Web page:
Granted, you can always go the Rahm Emanuel Is Intimidating route, but I'd like to suggest an alternative. If the Democratic leadership is really smart, they'll arrange for enormous group outings to The Happening, on a national scale; make sure to have impassioned Obama and Clinton supporters sitting side-by-side in each theater; and let the projector roll. Two hours later, you'll have a room full of new friends, rested and ready to focus on the general election, and it only took a trip to the movies.
Why do I have so much confidence in this admittedly unorthodox procedure? For one reason, and one reason only: The Happening is one of the most hilariously bad films ever to be released by a major studio, an unqualified disaster, a tonal misfire of monumental proportions - and every single ornery, discerning New Yorker who sat with me in the advance screening, who entered cranky and exhausted from the relentless summer heat, walked out of the multiplex smiling and, yes, back-slapping, having had a wonderful time guffawing together.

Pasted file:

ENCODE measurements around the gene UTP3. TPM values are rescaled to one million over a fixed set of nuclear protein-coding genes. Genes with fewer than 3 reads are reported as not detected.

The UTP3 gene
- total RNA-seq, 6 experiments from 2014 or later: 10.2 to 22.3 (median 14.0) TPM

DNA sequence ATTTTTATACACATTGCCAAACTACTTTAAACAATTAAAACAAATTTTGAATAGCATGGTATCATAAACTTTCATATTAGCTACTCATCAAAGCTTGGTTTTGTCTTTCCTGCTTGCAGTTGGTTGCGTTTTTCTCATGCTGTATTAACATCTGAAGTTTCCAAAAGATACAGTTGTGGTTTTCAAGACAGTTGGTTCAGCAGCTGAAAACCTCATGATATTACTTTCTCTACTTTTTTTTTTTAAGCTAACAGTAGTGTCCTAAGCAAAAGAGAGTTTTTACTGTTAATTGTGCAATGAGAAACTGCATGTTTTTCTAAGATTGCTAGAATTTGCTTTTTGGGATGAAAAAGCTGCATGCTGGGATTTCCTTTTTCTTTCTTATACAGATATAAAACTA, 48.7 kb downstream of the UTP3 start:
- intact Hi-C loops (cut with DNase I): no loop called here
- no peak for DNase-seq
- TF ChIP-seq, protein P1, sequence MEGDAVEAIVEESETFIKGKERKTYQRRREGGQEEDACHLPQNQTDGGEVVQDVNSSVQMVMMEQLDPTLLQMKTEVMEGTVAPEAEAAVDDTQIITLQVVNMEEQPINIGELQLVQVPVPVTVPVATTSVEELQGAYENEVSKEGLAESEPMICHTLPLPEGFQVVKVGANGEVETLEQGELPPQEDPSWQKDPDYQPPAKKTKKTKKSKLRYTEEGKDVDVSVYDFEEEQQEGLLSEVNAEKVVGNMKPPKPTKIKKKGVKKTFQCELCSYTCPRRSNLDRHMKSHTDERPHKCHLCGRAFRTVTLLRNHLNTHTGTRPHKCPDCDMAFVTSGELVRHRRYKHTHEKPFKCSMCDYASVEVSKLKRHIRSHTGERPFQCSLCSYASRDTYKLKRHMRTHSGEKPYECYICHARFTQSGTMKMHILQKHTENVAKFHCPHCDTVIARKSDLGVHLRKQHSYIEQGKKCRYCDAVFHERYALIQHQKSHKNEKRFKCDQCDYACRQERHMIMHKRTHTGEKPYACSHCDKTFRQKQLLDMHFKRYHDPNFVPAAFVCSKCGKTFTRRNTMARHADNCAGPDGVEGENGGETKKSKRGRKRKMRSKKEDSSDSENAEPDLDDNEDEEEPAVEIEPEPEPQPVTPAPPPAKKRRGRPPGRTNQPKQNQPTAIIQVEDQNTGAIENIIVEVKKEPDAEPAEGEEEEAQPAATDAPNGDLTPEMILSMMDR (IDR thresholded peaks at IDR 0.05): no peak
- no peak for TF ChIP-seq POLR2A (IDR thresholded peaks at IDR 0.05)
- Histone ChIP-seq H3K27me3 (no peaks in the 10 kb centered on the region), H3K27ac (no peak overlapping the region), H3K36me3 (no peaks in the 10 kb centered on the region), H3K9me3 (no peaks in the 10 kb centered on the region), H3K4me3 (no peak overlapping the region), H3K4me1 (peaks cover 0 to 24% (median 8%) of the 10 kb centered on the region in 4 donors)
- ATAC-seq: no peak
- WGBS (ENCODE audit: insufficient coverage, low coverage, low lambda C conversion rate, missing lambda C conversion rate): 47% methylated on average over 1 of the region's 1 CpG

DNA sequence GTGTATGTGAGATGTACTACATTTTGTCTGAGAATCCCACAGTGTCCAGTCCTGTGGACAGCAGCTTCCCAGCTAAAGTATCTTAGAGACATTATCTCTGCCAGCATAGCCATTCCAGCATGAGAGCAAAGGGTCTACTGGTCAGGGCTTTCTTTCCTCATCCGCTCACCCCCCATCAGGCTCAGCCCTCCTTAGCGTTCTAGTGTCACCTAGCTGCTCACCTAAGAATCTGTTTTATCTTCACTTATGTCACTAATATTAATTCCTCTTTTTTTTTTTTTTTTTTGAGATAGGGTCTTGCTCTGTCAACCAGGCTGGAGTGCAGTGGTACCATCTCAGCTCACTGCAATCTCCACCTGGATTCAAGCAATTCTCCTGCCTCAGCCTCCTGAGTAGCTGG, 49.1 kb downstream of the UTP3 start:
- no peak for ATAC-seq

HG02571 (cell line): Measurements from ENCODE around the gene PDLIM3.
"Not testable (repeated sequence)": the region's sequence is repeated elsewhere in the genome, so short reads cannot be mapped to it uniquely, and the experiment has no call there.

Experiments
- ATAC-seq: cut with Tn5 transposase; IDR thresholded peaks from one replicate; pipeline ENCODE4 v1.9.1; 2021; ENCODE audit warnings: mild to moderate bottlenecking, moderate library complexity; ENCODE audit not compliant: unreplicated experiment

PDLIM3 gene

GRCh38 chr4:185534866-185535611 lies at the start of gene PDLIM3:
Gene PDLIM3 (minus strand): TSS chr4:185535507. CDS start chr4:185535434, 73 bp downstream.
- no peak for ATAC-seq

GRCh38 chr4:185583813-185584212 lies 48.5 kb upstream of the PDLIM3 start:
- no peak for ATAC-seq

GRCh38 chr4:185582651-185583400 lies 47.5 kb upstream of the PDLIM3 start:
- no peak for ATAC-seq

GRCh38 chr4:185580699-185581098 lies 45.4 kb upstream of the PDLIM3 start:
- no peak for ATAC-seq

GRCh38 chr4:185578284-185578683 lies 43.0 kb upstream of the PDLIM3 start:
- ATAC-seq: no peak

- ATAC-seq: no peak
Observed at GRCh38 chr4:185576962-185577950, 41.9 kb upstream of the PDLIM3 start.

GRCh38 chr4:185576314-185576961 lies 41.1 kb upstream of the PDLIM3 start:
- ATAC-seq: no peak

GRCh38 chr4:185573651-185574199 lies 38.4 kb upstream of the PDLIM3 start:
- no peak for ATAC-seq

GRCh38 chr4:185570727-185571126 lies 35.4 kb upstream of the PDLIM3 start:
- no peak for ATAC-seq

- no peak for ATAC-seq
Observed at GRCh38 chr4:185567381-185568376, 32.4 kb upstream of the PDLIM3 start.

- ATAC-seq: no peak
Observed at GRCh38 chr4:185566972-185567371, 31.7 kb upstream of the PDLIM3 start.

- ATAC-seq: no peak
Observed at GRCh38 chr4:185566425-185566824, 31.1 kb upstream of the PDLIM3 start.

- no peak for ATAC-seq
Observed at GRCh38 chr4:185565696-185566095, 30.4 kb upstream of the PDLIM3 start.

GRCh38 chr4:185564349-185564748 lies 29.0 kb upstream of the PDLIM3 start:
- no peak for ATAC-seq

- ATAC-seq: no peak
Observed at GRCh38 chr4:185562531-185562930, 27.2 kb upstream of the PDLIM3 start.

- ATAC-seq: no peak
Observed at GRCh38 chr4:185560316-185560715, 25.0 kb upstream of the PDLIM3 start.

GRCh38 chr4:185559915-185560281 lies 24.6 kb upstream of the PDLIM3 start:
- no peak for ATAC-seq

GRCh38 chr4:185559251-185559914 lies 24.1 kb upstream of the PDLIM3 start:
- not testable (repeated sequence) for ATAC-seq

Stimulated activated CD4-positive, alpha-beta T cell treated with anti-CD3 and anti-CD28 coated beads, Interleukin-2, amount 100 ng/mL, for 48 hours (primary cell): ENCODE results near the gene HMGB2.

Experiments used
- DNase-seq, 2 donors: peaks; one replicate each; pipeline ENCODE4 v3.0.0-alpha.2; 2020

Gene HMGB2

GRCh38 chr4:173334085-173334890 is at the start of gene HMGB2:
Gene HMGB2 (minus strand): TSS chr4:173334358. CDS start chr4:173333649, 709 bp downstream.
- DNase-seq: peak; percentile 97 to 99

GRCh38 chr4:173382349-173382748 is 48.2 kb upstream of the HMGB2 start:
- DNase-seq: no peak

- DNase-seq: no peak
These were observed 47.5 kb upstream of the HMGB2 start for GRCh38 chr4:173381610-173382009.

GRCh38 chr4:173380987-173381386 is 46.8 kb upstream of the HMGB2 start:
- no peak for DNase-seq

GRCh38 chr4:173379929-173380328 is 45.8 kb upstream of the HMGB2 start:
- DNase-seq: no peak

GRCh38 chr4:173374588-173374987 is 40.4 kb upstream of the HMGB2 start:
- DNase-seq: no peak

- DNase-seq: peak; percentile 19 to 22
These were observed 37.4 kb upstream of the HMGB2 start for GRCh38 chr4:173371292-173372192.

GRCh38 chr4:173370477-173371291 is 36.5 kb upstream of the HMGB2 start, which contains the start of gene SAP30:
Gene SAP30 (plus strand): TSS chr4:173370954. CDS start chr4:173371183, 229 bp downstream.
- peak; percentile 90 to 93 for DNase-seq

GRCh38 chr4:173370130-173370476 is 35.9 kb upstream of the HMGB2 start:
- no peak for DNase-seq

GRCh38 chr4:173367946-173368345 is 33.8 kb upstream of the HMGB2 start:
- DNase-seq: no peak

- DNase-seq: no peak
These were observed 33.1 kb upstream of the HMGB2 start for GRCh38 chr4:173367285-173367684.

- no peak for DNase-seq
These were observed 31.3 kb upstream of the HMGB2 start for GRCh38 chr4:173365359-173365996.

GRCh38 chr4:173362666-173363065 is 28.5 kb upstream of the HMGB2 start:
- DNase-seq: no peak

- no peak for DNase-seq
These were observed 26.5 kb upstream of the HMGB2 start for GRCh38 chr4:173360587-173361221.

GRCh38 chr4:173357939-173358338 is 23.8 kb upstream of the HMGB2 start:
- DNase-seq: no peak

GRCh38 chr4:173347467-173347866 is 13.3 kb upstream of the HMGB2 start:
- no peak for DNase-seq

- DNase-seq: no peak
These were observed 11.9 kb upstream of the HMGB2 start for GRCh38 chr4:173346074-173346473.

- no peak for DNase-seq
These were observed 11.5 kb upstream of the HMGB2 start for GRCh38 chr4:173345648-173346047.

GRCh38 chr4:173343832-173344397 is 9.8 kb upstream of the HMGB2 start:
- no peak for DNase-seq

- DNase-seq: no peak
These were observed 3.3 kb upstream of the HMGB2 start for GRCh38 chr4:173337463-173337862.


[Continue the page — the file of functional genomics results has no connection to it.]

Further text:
Let's be clear - yes, talking out loud during a movie is, generally speaking, an extremely inconsiderate thing to do, and, as a low-level act of solipsism, ranks fairly high on the Signs Of Civilizational Decline list. Like any rule, however, there are exceptions, and just as it is situationally inappropriate to glare at the group throwing rice at the screen during the Rocky Horror Picture Show, there are some films where the social contract of a moviegoer requires an escape clause, and boy oh boy is this one of them. It is that rare delight, a failed popcorn movie where talking out loud is not just permitted, but downright required, a prerequisite for enjoyment.